Toward a Biology Worthy of Life > From Physical Causes to Organisms of Meaning > Brief excerpt
A project by Stephen L. Talbott

Inwardness of the world (1)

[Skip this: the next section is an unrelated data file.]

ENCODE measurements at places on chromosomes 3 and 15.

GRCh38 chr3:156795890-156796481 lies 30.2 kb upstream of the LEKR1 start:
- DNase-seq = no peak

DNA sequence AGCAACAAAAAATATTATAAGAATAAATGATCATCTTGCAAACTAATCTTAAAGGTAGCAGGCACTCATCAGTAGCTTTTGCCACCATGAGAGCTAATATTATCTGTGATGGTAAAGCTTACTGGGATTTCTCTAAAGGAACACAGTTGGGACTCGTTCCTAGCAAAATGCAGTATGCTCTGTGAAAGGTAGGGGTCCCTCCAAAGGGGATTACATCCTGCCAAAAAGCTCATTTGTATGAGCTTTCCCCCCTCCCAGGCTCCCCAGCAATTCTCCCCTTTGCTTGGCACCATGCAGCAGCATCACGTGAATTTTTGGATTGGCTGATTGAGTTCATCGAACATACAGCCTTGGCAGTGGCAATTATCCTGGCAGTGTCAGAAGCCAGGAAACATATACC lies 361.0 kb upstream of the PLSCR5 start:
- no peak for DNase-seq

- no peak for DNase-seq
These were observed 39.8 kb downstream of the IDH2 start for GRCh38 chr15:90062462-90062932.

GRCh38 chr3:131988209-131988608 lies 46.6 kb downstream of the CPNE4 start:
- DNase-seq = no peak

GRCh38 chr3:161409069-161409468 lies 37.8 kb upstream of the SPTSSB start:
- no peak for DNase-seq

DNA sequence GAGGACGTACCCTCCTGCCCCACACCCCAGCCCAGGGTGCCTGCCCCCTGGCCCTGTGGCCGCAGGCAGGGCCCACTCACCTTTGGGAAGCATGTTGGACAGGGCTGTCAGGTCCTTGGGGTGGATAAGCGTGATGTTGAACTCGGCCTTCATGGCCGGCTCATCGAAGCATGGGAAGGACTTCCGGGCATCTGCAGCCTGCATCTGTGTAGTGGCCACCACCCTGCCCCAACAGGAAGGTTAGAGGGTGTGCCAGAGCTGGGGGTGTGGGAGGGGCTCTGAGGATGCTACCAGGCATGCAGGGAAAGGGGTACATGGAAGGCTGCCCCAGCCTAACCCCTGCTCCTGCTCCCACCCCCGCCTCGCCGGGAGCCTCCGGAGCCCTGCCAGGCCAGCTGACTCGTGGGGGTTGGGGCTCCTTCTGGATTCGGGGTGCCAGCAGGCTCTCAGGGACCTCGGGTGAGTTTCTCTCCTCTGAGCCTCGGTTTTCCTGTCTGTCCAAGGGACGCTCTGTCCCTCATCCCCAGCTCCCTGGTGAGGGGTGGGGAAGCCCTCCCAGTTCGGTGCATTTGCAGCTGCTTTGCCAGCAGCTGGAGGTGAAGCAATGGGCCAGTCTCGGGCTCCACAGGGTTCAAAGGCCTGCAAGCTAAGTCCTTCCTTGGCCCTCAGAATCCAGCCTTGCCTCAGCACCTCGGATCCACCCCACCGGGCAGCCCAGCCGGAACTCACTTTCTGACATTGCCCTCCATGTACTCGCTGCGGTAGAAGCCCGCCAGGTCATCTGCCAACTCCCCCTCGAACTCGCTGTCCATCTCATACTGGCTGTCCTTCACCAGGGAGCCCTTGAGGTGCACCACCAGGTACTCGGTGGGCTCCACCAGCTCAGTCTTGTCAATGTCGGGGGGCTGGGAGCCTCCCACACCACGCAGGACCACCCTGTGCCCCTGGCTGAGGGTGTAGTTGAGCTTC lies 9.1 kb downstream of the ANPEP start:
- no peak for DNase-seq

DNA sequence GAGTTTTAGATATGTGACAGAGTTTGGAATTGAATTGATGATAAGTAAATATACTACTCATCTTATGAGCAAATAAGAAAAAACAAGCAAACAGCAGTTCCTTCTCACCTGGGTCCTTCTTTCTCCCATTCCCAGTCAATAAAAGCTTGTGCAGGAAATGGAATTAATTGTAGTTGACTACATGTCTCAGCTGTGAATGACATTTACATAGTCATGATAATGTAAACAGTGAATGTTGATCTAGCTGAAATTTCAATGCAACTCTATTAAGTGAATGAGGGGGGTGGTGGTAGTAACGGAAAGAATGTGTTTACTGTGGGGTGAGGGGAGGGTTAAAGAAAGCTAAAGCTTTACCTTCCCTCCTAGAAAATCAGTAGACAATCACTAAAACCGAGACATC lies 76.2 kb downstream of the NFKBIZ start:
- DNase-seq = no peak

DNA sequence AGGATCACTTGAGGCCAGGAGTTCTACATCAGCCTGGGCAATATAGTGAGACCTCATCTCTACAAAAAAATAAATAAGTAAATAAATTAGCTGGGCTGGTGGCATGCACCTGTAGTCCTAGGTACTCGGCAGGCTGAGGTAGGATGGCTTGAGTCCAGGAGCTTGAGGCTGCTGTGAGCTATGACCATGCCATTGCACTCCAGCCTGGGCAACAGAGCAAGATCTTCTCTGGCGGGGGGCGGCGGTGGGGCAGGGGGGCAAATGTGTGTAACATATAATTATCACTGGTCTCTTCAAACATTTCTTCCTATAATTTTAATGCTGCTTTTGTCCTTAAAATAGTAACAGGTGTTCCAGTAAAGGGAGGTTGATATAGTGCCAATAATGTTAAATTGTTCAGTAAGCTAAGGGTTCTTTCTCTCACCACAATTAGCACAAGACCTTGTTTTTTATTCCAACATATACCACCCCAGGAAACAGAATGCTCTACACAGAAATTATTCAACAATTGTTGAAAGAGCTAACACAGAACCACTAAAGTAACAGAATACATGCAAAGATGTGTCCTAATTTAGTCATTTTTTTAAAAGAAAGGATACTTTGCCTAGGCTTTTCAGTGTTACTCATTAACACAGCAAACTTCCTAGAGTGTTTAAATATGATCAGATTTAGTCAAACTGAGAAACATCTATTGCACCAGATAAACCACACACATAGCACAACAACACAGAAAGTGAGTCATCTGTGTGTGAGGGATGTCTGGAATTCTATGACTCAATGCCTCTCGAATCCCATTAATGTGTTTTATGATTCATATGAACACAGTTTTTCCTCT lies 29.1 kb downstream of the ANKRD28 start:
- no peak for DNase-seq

The truth of the matter may simply be so close to us — so fundamental and so intimately a part of our nature as understanding beings — that we cannot readily step back and see it. I mean the truth that any understanding of the world, animate or inanimate, must be an understanding — which is to say, it requires a conceptual grasp of things. Whatever is incommensurable with thought and idea will never be contemplated in thought and idea, and therefore will never enter into science. The world we know will always and only be a world in whose inwardness we can participate inwardly — a world whose being can take form as a content of consciousness. We can shape our minds to objects only because the objects themselves are mind-shaped. Without a truth of things that can at the same time be a truth of word and thought, we could have no scientific conversations or textbooks — no science at all.

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